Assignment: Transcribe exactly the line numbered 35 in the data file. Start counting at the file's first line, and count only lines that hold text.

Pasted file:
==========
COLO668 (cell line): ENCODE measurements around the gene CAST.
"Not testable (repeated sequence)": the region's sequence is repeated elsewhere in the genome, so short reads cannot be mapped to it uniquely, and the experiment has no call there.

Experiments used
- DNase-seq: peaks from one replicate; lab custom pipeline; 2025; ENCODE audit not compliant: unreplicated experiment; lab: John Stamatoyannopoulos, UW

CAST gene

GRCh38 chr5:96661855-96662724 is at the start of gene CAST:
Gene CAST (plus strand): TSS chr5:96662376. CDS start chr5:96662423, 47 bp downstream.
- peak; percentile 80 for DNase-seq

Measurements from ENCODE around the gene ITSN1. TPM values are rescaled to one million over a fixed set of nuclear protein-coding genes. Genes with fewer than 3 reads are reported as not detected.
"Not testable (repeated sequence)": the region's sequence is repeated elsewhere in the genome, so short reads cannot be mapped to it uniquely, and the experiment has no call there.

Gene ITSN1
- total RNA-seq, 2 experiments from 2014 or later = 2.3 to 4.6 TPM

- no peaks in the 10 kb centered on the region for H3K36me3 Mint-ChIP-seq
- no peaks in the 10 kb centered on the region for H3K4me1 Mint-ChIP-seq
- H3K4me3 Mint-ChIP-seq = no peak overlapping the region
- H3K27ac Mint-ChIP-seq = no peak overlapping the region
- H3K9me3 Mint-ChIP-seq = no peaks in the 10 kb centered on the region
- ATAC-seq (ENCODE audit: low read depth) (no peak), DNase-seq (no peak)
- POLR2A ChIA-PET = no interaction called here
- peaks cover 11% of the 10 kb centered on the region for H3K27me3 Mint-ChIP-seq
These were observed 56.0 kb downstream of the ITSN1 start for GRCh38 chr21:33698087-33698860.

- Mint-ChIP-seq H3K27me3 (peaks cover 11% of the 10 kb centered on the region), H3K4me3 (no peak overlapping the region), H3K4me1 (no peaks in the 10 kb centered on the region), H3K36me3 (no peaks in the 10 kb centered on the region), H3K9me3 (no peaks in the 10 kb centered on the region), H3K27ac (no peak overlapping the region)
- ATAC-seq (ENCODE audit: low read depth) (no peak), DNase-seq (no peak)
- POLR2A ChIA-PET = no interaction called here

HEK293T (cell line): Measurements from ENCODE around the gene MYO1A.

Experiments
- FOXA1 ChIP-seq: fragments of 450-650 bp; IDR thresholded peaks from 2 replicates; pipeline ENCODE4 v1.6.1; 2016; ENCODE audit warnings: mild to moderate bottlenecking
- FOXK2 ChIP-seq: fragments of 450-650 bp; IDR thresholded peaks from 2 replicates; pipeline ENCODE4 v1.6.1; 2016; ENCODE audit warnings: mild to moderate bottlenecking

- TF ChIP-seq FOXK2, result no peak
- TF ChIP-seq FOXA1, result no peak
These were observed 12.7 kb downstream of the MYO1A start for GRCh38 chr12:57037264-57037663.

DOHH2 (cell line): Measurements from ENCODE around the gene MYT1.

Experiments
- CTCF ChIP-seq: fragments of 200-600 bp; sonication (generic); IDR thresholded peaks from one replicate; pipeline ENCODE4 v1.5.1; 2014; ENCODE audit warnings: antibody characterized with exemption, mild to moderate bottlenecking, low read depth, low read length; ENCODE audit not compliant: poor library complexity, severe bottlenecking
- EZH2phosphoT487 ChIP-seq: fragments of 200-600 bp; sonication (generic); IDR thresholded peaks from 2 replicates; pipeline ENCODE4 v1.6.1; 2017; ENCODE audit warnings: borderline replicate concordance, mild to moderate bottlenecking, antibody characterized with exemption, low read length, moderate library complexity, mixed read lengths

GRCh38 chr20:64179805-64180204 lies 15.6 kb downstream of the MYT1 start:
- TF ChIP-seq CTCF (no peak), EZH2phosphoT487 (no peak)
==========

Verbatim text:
- EZH2phosphoT487 ChIP-seq: fragments of 200-600 bp; sonication (generic); IDR thresholded peaks from 2 replicates; pipeline ENCODE4 v1.6.1; 2017; ENCODE audit warnings: borderline replicate concordance, mild to moderate bottlenecking, antibody characterized with exemption, low read length, moderate library complexity, mixed read lengths